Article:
The 15 Best Games Like Bloodborne
Bloodborne is an incredibly popular gothic-style action role-playing game that has amassed an army of fans all over the world, including me and many other fans of cosmic horror.
Like many others, I’ve been looking for games like Bloodborne that can offer me a similar experience to what I had with FromSoftware’s victorian horror title.
Fortunately, there are a few good options available out there. In this list, you will find 15 games like Bloodborne that you may want to check out if you’re also looking to get your adrenaline pumping while slashing some monsters up.
Whether you are looking for a game with similar gameplay, a similar setting, or both, I’m sure there will be at least one game here that will interest you. So please check the least below and find out which games are the most like Bloodborne.
Not the game that is the most like Bloodborne, but this is just the first game on our list. Nioh is a Souls-like game and one of the best games set in Japan. Players take control of William, a Westerner who finds himself amid warring factions and supernatural forces back in the 1600s.
Much like in Bloodborne, combat is fast and brutal, with an emphasis on melee weapons. There are also a variety of armor and weapons to choose from, and each can have unique abilities and different moves.
One new feature that makes Nioh different than other titles on this list is its RPG leveling system. It can give players access to new moves and abilities by gaining experience points. As for the rest, it still has special attacks, a Stamina-like bar, and fast dodges with frames that make you invulnerable.
Nioh is not a horror game, but it is a souls-like with a distinct theme that sets it apart from games like Dark Souls and Demon’s Souls. For that reason, and for its faster combat, Nioh deserves to be mentioned in this list.
Blasphemous is a punishing game that will have you feeling frustrated and accomplished in equal measure. It’s a game that’s not afraid to kill you and does so with relish.
The game is set in a dark, gothic world. In it, you take on the role of the Penitent One, who is a fallen crusader. As the Penitent One, you must absolve sins by defeating bosses inspired by real-world mythology. Blasphemous is difficult, but it’s also one of the most rewarding games you’ll ever play.
Suppose you’re looking for a game similar to Bloodborne in terms of its unforgiving nature or bizarre enemies. In that case, Blasphemous is definitely worth checking out.
Explore this dark, twisted religious realm to learn more about its numerous, deep secrets. To defeat the swarms of hideous enemies and colossal titans waiting to rip off your limbs one at a time, you must powerful attacks and merciless executions.
Find relics and arm yourself with them, as well as rosary beads and prayers that call on the forces of the gods to help you on your quest to avoid eternal damnation.
The Sinking City
This is not a souls-like game, but some locations and moments of this game do look a lot like Yharnam from time to time. This is most likely the case because both games draw inspiration from the same source.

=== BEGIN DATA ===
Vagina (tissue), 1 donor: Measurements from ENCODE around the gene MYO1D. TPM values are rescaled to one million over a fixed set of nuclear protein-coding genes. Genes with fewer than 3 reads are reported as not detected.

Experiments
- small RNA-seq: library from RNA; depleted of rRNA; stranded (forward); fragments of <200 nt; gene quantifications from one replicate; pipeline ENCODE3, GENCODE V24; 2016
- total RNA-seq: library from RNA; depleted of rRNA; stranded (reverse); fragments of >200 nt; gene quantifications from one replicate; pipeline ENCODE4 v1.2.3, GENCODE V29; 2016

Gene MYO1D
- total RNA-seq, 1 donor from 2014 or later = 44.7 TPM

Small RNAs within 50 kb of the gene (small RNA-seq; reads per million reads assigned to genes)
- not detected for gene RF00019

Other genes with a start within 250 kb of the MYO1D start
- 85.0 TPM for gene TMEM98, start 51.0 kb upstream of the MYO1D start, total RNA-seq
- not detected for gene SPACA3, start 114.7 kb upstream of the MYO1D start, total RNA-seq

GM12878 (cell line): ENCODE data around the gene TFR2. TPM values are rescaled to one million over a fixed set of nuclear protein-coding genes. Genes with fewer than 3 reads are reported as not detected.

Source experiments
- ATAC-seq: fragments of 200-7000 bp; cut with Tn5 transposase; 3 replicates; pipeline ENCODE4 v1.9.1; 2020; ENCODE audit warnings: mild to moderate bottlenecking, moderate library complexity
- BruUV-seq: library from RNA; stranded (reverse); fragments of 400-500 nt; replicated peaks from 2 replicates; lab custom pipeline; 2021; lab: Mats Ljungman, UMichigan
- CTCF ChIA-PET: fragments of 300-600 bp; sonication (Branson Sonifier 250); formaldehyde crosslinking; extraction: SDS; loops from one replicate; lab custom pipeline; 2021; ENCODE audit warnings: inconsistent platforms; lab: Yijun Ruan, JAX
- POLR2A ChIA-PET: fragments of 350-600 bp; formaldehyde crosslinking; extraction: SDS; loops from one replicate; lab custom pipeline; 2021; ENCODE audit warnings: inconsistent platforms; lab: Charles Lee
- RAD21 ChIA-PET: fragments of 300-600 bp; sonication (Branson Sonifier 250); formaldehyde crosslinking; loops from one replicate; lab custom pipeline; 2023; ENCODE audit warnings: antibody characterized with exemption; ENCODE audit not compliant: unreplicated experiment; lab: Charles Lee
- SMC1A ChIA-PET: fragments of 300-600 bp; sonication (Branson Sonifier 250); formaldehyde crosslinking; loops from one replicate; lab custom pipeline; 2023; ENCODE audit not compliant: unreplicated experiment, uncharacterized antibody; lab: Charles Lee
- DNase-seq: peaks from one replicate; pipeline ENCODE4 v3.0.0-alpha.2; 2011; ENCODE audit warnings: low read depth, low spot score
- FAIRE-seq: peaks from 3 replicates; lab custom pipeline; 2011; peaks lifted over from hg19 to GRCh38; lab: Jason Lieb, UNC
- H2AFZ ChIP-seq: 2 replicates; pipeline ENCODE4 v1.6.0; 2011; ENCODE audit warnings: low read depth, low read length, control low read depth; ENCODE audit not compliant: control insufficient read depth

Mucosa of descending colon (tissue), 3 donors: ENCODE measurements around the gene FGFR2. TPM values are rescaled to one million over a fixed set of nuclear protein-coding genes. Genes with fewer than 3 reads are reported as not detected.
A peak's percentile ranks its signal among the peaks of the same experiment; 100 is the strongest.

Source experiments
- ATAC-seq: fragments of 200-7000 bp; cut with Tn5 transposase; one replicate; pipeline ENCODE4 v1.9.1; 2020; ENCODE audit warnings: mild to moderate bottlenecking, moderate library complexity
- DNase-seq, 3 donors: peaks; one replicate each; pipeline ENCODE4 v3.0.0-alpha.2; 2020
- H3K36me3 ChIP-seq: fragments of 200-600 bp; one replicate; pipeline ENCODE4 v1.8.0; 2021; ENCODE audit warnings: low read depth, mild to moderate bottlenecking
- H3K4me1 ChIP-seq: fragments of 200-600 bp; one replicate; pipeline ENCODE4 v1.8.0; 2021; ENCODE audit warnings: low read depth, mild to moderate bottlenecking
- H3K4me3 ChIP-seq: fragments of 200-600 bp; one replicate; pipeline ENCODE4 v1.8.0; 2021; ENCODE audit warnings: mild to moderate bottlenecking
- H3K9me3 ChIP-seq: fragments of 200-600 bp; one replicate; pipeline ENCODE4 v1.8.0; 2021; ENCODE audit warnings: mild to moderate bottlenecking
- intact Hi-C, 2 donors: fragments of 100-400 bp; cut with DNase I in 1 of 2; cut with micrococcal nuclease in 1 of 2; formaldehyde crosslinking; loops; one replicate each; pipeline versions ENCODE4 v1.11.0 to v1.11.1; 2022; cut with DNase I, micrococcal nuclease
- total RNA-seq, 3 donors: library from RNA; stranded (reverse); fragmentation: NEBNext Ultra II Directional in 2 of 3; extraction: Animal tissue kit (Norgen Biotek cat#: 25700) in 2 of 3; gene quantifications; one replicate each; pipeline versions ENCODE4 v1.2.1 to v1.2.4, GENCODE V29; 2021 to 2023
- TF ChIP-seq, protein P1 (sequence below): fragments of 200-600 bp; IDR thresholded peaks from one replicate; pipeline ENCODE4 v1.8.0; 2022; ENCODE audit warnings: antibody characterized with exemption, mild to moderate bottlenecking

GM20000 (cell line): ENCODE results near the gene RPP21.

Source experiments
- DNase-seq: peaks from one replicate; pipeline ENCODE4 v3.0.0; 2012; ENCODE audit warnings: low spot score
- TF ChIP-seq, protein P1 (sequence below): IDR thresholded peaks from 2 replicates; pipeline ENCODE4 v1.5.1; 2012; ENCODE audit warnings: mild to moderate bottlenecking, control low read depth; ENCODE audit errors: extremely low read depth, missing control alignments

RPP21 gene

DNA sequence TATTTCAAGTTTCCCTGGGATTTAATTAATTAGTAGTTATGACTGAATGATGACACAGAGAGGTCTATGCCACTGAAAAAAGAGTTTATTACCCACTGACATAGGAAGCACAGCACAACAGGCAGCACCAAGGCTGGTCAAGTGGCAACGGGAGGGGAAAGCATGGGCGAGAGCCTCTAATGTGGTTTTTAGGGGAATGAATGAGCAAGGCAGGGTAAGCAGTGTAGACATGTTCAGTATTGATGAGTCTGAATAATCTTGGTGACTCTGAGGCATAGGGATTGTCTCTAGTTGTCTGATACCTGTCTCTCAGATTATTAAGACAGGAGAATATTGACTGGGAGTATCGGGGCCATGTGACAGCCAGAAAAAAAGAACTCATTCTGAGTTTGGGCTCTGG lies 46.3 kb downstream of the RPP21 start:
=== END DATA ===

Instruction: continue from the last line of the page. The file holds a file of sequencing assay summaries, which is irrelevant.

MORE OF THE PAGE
The world created by H.P. Lovecraft, the Master of Horror, served as a basis for the open-world investigation and adventure game The Sinking City. In this game, supernatural entities seem to have gained control of the partially submerged metropolis of Oakmont. You are a private detective who decides to figure out what has been truly controlling the city and its citizens.
If you enjoyed Bloodborne for its Lovecraftian themes, there is a really high chance that you will enjoy this game.
The Sinking City’s open investigation structure makes it very replayable. Depending on the steps you take, each case might be addressed differently, leading to several outcomes. This is not the most well-polished game, but it surely can provide a fun time.
Remnant: From the Ashes
Remnant: From the Ashes is a third-person action survival shooter. It takes place in a post-apocalyptic world where an old evil has utterly destabilized the Earth.
Now, horrifying creatures have taken over the world that once belonged to us. As one of humanity’s last survivors, you’ll fight alone against legions of deadly foes and titanic monsters from another dimension while attempting to recover what once belonged to humankind.
This is a game where things are made to constantly feel fresh due to things frequently changing entirely every time you visit an area. When you go through one of its procedurally generated maps, new landscapes, enemies, quest options, and in-world events are created.
Each of the game’s four distinct worlds is teeming with horrific inhabitants and landscapes that present new difficulties with each run. Unlike most souls games, you can’t rely on knowing the map. It’s much more about adapting on the fly and exploring.
Hollow Knight is a Metroidvania video game developed and published by Team Cherry. The game follows a small, silent protagonist who enters the forgotten kingdom of Hallownest in search of answers.
Similar to dark souls, it features tough enemies that can kill you with just a few hits, a dark world, and a somewhat cryptic storyline. As you explore, new weapons and powers will be unlocked, allowing you to reach previously inaccessible areas.
Eventually, you’ll find a strange glowing key and learn about an ancient bug kingdom below your feet. Although this is, at least a first, a cute 2D game, Hollow Knight quickly reveals an ominous setting.